A to Z Challenge: (W)ii Sports

WiiSportsSay what you will about the Nintendo Wii (and don’t worry, I will), but its motion controlled gaming idea was kind of brilliant. But let me just back up a second first.

Nintendo has been one of the biggest names in gaming for decades now, and in November of 2006 they released their seventh-generation console, the Wii (pronounced the same as “we”). At first there was some doubt that the Wii would be able to compete with the Playstation 3 (released at the same time) and the Xbox 360 (released a full year earlier), both of which were much more robust, with more powerful processors, greater graphics capabilities, and more backing from big-name game developers. But despite the fact that Nintendo’s console was inferior in many ways, they enjoyed breakaway success because of their plan to target a much broader demographic than had previously been done. The Wii introduced motion-controlled gaming with their “Wii Remote” pointing device, which made the games that used it simper, and more intuitive to play. This mechanic, which was so different from the usual controllers full of buttons, triggers, and thumbpads, made it easier for people who otherwise wouldn’t play games to join in – which, of course, was Nintendo’s intent.

The perfect example of this is ‘Wii Sports’, which came packaged with the Wii as a way of showing off the motion-control capabilities. To play the game you would first create a little character to represent yourself (a “Mii”), and if you chose you could also make characters to represent dozens of other possible players. Once you had your player you could choose between five sports: tennis, baseball, bowling, golf, or boxing. In tennis, baseball, and golf the Wii Remote would act as a stand-in for your racket, bat, or club, with the equipment on the screen moving in conjunction with the remote’s movement. In bowling and boxing the Remote served to tell the game where your hand was and thus whether you were performing the proper movements.

The system was simple, fun, quick to learn, and encouraged lots of players to play together. It was a dynamic in which a 60-year-old who’d never touched a video game in their life could easily pick up and hold their own against a young kid with dozens of games under their belt. And people ate that up. All of a sudden entire families, from the youngest to the oldest, were playing video games together.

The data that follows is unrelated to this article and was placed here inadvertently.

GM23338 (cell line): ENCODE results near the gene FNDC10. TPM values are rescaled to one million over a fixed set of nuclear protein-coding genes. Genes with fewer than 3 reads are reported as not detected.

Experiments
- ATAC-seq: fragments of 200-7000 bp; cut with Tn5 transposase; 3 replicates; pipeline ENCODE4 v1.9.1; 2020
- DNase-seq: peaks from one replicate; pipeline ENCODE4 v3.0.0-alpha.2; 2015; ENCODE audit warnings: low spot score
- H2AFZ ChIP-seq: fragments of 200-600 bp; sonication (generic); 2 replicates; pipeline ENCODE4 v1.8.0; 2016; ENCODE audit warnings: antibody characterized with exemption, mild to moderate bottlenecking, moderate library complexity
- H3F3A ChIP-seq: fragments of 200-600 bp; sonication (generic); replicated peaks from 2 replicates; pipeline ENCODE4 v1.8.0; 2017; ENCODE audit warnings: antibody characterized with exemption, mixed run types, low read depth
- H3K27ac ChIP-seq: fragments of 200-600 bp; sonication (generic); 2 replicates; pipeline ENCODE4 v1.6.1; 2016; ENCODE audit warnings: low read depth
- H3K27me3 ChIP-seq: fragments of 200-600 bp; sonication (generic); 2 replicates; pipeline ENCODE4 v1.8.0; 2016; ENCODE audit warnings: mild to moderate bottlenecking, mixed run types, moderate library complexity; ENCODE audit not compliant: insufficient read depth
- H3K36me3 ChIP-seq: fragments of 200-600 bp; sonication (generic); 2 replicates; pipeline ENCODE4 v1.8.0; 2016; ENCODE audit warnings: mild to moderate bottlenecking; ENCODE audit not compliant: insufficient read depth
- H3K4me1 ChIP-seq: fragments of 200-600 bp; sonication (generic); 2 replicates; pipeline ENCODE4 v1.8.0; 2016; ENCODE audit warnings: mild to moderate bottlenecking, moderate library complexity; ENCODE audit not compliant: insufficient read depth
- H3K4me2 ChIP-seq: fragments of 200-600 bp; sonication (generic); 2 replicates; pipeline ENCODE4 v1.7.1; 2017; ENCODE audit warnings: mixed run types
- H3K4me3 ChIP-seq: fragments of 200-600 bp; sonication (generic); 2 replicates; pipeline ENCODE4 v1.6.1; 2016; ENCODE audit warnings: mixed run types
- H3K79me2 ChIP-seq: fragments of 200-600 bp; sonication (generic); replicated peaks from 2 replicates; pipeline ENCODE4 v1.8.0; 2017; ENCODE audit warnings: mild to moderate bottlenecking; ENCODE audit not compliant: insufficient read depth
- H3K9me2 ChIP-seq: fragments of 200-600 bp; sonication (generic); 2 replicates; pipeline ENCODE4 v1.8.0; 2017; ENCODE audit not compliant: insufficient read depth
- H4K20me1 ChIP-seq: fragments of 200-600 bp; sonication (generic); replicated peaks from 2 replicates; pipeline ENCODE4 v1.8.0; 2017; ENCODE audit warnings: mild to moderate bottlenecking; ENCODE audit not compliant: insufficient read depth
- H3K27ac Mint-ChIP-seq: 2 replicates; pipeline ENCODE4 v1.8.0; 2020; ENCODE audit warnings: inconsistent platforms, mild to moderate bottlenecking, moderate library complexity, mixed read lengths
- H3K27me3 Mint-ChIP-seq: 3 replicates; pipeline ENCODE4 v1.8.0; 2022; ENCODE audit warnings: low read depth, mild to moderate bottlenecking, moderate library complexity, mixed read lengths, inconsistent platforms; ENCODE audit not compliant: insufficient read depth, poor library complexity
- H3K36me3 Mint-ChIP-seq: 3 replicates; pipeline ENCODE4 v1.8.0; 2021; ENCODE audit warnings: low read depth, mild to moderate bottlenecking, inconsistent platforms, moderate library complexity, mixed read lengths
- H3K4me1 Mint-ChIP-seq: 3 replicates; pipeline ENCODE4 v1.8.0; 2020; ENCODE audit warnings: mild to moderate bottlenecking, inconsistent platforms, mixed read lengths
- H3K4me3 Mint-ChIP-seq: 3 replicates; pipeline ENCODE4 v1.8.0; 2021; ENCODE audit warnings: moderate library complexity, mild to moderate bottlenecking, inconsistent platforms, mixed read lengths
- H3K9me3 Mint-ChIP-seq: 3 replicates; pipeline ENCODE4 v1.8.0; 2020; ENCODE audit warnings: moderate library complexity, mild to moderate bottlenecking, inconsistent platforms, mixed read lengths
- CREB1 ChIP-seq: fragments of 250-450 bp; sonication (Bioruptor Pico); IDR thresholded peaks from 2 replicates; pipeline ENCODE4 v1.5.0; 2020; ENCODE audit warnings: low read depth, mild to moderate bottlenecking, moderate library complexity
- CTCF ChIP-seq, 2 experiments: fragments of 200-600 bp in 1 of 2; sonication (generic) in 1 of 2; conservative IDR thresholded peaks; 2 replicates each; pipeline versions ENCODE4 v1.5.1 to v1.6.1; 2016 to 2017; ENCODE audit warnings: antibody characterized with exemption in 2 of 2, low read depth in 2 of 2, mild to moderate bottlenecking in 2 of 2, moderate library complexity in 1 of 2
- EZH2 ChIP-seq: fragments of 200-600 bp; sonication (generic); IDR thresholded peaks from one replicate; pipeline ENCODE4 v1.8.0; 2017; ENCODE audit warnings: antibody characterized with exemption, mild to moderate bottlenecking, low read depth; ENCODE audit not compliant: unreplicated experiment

Yeah, okay, the graphics are lame, but all you had to do to learn was PRETEND to swing a bat!
Yeah, okay, the graphics are lame, but all you had to do to learn was PRETEND to swing a bat!

I can remember when my husband and I first bought our Wii. My parents were visiting and we spent half the night playing ‘Wii Bowling’, laughing our heads off, and having a hell of a time. The next morning we were all genuinely sore, having spent all evening exercising without even realizing it. Soon after that my parents got a Wii of their own, and together we made Mii characters for tons of family members. We’d have big family parties, filled with drinking, eating, and hysterics as we challenged each other to rounds of all five sports. Soon my husband’s aunt bought a Wii and we’d play there as well. My cousins bought one, my best friends bought one…people who hadn’t played a video game since Pong was the big thing were purchasing Wii consoles left, right, and center.

Now, don’t get me wrong. The Wii and its bundled ‘Wii Sports’ game are not the be-all and end-all of gaming. In fact, it didn’t take terribly long for people to get bored and stop playing – after all, how long can you really play the same simple game over and over again? There were also a lot of haters of the variety that can’t follow basic instructions; lots of people refused to use the little wrist strap on the remote and subsequently smashed their TVs by accidentally letting go of the thing in mid-swing. On top of that, plenty of hardcore gamers soon learned to loathe the Wii, since lots of game developers weren’t willing to deal with the weaker hardware, thus making the Wii’s game library woefully small. To be perfectly blunt, of all the people I know who have a Wii, the overwhelming majority of them haven’t touched their console in years. Looking at these factors, it’s easy to look at the Wii and see it as an underpowered machine with a clever gimmick that had no staying power.